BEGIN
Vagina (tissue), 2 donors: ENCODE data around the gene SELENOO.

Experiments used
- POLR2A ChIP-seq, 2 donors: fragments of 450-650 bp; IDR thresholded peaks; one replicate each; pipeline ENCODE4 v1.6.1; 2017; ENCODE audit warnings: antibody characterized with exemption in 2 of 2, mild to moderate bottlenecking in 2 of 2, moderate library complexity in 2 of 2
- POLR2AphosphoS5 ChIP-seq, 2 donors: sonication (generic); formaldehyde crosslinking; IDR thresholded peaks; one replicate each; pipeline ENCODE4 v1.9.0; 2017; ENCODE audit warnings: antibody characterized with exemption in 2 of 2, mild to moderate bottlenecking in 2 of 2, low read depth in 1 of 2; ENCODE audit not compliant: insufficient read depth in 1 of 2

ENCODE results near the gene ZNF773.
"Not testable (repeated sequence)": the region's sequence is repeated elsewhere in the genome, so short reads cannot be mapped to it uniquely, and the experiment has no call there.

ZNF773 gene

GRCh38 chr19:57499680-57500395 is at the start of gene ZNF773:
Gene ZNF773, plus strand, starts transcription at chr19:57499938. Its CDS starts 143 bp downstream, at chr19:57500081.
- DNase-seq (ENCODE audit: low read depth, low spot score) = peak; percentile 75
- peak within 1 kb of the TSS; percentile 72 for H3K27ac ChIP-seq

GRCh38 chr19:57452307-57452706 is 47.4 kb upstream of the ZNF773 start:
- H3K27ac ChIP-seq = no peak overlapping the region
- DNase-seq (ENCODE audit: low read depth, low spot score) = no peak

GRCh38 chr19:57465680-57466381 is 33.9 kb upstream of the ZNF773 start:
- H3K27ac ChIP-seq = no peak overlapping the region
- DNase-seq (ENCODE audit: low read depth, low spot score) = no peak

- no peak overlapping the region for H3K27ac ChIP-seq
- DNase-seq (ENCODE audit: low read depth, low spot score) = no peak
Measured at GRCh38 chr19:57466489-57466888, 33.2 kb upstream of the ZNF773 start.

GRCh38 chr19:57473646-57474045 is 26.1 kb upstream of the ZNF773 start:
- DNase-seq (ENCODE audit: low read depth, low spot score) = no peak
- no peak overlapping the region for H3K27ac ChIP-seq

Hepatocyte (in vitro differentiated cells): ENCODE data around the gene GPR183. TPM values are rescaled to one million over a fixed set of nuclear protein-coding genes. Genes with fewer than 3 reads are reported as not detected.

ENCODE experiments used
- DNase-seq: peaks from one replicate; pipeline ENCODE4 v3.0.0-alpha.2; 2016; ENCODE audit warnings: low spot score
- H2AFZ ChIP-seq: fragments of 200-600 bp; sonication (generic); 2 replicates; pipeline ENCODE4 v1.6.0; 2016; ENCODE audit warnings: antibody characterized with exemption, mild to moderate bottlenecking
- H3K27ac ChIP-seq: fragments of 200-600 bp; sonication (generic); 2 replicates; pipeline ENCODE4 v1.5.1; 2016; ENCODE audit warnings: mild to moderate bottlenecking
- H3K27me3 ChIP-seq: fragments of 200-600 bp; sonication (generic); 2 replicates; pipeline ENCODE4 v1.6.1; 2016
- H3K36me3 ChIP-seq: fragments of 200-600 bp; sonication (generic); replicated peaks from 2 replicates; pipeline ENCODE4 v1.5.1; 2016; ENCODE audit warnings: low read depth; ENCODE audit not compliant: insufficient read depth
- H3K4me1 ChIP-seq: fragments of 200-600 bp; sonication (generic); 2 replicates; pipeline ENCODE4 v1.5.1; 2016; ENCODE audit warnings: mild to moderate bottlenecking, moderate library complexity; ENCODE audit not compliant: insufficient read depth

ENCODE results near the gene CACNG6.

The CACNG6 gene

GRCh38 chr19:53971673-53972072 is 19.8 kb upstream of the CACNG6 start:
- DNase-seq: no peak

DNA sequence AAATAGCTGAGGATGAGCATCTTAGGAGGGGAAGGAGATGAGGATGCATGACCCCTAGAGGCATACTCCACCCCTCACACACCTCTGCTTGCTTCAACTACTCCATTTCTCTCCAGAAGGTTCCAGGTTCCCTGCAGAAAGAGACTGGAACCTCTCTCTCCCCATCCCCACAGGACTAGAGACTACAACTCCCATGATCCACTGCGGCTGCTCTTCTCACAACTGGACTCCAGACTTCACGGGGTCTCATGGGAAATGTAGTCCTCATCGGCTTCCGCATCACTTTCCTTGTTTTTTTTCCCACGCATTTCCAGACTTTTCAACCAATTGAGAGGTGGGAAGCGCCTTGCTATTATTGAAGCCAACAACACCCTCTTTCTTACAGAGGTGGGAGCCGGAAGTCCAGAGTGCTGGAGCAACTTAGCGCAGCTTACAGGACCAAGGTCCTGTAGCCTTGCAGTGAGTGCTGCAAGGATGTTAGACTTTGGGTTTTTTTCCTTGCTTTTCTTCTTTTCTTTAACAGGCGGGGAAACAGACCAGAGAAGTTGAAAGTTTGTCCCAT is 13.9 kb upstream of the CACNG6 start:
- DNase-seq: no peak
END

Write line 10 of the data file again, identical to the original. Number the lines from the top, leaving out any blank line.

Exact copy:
- DNase-seq (ENCODE audit: low read depth, low spot score) = peak; percentile 75